Chengwei Liu, Professor of Strategy and Behavioural Science at ESMT Berlin, has spent several years researching extraordinary performance in the world of business and concluded that often luck is mistaken for skill. Instead of learning from “great firms” and trying to imitate the most successful people and organisations, Liu’s research suggests that the more exceptional success is, the less we can learn from them because moving from “good to great” often requires luck by being in the right place at the right time.

A great example of Liu’s theory is an anecdote from entrepreneur Will King, founder of King of Shaves, in which he connects the sources of success and the role that luck plays.

“Napoleon was once famously asked: ‘Would you prefer courageous or brilliant generals?’ He replied: ‘Lucky ones’. Of course, luck plays a part in success, being at the right place, at the right time, with the right product certainly helps, but you also need the strategy. Of course, people who work hard get the chance to open more doors than others, and you never know who or what might be standing behind the next door…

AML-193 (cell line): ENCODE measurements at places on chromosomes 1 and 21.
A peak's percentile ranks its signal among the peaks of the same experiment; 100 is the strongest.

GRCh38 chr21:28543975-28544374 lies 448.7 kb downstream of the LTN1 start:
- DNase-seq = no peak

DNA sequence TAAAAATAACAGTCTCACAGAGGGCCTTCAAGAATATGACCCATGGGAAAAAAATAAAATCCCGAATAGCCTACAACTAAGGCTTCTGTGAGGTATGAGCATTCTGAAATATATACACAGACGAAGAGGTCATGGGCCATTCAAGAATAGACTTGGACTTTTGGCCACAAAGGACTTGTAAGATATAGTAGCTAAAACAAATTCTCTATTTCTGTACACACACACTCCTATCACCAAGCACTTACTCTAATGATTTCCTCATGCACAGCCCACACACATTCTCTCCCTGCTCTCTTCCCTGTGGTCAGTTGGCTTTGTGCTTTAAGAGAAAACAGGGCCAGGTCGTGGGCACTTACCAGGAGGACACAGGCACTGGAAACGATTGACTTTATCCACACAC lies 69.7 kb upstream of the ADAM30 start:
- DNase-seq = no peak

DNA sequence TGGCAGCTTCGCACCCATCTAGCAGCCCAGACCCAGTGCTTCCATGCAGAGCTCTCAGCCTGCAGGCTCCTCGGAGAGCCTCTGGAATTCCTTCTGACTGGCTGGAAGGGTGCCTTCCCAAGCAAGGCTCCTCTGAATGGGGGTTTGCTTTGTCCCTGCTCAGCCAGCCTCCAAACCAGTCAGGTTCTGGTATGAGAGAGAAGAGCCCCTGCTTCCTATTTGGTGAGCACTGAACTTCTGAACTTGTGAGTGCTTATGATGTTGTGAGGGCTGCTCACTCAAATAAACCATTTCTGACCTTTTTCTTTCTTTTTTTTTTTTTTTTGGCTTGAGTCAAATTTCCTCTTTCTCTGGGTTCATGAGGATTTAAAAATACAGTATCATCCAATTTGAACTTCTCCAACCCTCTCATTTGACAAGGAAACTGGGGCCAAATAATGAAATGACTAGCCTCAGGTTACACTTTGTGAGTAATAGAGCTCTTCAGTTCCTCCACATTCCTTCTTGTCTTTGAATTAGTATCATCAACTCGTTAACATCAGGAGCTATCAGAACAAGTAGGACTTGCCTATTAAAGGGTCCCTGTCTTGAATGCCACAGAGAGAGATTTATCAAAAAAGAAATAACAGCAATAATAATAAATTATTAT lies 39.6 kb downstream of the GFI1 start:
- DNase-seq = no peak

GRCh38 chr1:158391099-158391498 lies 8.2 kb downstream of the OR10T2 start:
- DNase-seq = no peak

“Luck played a part in King of Shaves’ growth, especially in the early 1990s. The internet was in its infancy and we were able to snaffle the web address shave.com for just $35! There were ‘only’ two competitors in our market space – Gillette and Colgate Palmolive – I’d no idea there was so few. I always regarded KMI (the company I founded to market King of Shaves) as a ‘lucky’ company, something always came along that kept us ahead of the rest.